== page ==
Contents (Click on a title or scroll)

Nate Walton Introduction, Squash Bee Intro AND Volunteer Opportunity!

Why Plants and Pets Need Equal Care

Nate Walton Introduction, Squash Bee Intro AND Volunteer Opportunity!

by Nate Walton, Leelanau/Grand Traverse/Benzie EMG Coordinator

Greetings gardeners! As the new Master Gardener Coordinator for Grand Traverse, Leelanau, and Benzie County, I would like to take a few minutes to introduce myself to the MGANM. I am an entomologist (AKA bug nerd) by training, with an MS and PhD in Entomology from MSU. However, I have also had a great deal of interest in plants and gardening. Growing up in Suttons Bay, I often helped out in the garden at home and started learning the art of gardening at a very early age. More recently I have taught plant pathology at Northwestern Michigan College for the MSU institute of Agricultural Technology. I have also been very active in pollinator conservation, performing research and education activities centered around growing native plants to provide food and shelter for native bees and other beneficial insects.

Often, when people find out that I am an entomologist the first thing they say to me is, “Ok, so what’s your favorite bug?” Well, the answer to that question is not as simple as it may seem. There are millions of species of “bugs,” which makes it really hard to pick just one. I get around the question by telling people that I don’t have a favorite bug all the time, but I do have one this week. For example, this week my “favorite bug” is the squash bee, Peponapis pruinosa. Squash bees are solitary bees, which means they don’t make big communal nest in the ground or in trees like most of the bees and wasps that you are familiar with. Instead, squash bees nest in the soil near the vines of the cucurbits such as squash, cucumber, or pumpkin that you may have growing in your garden. These little black and yellow striped bees are essential for pollination of cucurbit flowers and without them we wouldn’t be able to eat zucchini, summer squash, watermelon, pickles, or pumpkin pie to name a few.

The reason that squash bees are my favorite bug this week is Michigan State University researchers are looking for Master Gardener volunteers to participate in a statewide squash bee survey. All you have to do to participate in the survey is learn a little bit about squash bees, count them on the cucurbits in your garden, and upload the data. There’s even an app for it! If you’d like more information or to participate in this exciting and educational citizen science project you can contact your local Master Gardener Coordinator or visit MSU’s Vegetable Entomology website (


Why Plants and Pets Need Equal Care

by Brian Zimmerman, Brian Zimmerman Associates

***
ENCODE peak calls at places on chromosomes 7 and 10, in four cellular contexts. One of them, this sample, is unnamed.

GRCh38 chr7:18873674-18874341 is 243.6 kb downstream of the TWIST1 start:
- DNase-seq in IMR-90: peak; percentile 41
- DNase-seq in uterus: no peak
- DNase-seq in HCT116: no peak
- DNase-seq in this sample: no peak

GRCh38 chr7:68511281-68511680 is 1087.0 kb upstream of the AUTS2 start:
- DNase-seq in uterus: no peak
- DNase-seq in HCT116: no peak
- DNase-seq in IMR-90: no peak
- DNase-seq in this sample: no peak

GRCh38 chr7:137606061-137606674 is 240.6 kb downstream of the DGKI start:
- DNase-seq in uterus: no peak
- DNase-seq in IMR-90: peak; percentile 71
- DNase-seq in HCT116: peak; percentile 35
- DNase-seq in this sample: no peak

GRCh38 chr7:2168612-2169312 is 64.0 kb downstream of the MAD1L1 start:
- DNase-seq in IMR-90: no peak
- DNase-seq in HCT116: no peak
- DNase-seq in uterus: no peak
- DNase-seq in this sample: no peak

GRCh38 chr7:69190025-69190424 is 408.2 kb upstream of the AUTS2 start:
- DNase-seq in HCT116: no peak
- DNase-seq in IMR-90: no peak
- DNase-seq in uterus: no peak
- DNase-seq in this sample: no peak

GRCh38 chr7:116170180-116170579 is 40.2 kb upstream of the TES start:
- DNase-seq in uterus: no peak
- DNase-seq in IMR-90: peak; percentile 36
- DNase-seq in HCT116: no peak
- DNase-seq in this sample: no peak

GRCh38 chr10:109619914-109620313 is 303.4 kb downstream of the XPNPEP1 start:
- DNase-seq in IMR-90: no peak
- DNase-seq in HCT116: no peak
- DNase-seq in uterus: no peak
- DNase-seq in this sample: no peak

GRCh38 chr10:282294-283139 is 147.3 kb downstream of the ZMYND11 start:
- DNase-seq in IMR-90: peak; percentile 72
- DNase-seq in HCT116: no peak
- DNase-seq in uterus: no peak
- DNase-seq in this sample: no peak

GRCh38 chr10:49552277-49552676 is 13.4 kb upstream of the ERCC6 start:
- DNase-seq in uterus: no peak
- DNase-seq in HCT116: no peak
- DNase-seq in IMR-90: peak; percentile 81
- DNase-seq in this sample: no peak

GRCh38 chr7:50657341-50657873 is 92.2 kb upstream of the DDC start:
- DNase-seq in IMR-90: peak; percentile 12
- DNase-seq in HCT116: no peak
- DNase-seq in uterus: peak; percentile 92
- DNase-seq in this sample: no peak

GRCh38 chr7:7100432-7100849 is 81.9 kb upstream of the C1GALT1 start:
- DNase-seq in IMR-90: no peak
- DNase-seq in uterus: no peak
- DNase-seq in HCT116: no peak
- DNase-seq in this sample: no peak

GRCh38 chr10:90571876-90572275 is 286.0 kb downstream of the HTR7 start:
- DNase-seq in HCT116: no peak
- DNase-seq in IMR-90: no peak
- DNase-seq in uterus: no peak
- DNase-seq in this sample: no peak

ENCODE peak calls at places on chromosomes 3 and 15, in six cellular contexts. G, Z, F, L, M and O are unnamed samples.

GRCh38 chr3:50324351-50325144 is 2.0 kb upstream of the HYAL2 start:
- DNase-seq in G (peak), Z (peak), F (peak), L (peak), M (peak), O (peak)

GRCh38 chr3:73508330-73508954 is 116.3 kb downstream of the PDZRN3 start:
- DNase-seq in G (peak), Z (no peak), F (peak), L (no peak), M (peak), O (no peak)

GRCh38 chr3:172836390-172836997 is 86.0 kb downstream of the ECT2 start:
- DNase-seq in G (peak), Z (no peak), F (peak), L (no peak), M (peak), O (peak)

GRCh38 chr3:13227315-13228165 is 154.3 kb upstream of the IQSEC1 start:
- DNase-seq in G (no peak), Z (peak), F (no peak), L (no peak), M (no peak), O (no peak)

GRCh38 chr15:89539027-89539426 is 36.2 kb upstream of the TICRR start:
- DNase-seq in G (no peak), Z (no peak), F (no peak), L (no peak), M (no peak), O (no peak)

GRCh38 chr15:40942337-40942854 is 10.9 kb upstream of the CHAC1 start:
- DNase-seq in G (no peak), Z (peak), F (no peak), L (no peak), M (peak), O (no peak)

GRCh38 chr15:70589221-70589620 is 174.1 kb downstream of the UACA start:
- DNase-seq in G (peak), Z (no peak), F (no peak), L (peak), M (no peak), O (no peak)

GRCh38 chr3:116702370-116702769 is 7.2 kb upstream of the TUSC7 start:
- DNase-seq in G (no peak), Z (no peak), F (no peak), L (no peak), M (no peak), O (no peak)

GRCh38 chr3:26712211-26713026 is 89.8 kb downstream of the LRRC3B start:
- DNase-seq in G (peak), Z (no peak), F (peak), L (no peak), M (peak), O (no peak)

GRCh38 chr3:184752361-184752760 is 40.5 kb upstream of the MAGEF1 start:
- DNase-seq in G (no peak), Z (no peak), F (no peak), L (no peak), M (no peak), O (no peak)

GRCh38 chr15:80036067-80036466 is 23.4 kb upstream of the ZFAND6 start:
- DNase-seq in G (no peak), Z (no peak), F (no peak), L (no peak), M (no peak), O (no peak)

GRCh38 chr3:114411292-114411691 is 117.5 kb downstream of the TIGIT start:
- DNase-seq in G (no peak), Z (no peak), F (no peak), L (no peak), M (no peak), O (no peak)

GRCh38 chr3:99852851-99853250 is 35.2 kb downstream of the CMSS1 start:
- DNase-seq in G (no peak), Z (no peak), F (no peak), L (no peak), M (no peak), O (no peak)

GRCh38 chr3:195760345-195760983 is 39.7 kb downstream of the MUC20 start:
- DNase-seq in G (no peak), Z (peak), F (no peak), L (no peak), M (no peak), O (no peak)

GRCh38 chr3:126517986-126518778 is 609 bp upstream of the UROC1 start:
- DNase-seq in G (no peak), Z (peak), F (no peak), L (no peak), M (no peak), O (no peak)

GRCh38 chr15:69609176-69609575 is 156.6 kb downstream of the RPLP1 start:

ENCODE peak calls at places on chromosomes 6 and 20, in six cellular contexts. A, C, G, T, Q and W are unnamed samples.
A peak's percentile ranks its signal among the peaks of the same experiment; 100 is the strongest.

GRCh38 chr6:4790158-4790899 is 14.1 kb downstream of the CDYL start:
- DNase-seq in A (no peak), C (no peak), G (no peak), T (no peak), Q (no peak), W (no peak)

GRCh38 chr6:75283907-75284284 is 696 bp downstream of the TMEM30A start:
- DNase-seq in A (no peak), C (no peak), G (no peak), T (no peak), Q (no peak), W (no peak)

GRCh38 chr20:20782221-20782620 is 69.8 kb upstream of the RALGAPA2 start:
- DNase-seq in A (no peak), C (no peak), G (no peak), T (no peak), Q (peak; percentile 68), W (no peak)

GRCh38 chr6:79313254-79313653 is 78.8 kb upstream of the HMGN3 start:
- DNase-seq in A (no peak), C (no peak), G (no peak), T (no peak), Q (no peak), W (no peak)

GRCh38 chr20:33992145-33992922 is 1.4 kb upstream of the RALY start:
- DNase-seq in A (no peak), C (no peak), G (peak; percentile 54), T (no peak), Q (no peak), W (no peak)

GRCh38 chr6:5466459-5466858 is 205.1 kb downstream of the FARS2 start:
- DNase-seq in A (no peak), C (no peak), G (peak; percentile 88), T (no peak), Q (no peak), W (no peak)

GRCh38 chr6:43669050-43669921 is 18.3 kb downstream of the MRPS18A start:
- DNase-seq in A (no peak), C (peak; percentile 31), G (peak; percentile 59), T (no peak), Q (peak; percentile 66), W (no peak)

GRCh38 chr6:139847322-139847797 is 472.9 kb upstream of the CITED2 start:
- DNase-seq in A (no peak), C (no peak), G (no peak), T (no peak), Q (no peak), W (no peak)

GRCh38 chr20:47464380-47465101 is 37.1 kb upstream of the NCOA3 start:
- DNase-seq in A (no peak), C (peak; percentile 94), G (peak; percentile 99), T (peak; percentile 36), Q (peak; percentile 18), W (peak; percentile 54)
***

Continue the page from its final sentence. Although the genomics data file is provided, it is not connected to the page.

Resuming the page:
Buying a plant is much like buying a pet. For those who are pet lovers, not gardeners, this statement may seem a little over the top. But for those of us who love to garden, the parallel seems reasonable. Plants and pets are living, breathing entities and most likely when purchased they are infants, requiring considerable care and nurturing.

In our pet example, if you are shopping at a reputable source you assume the staff have treated the pet well to ensure its good health. Most likely the staff are pet lovers themselves. You in turn take time choosing your pet and great care getting the new pet home safely. If you are a new pet owner you are given sound advice in the care and feeding of your new pet. You would never consider putting your pet in the trunk of your car or the back of your truck, taking it home and leaving it there a few days until you are ready to play with it. This would constitute possible death or at least great harm to your pet.

Our plant example isn’t much different. If shopping at a reputable nursery the staff make every effort to ensure the nursery plants are well cared for. The nursery also has a responsibility to ensure the plant makes it to its new home in good condition and depending on the plant size and type this ‘packaging’ can take time. You are given sound advice on the care and feeding of your new plant. As with the pet example, the nursery staff are plant lovers themselves, taking their job seriously and are most concerned with the well-being of the plant.

Far too often new plants are not afforded the same treatment as pets. They are left in the trunk of the car or back of the truck. Often the plant has a guarantee and nurseries have an obligation to honor that guarantee even though they have no control over how that plant is treated once it leaves the nursery.

Plants require the same love and care as your pet. Treat your new plant purchase with love and it will reward you with its beauty for many years.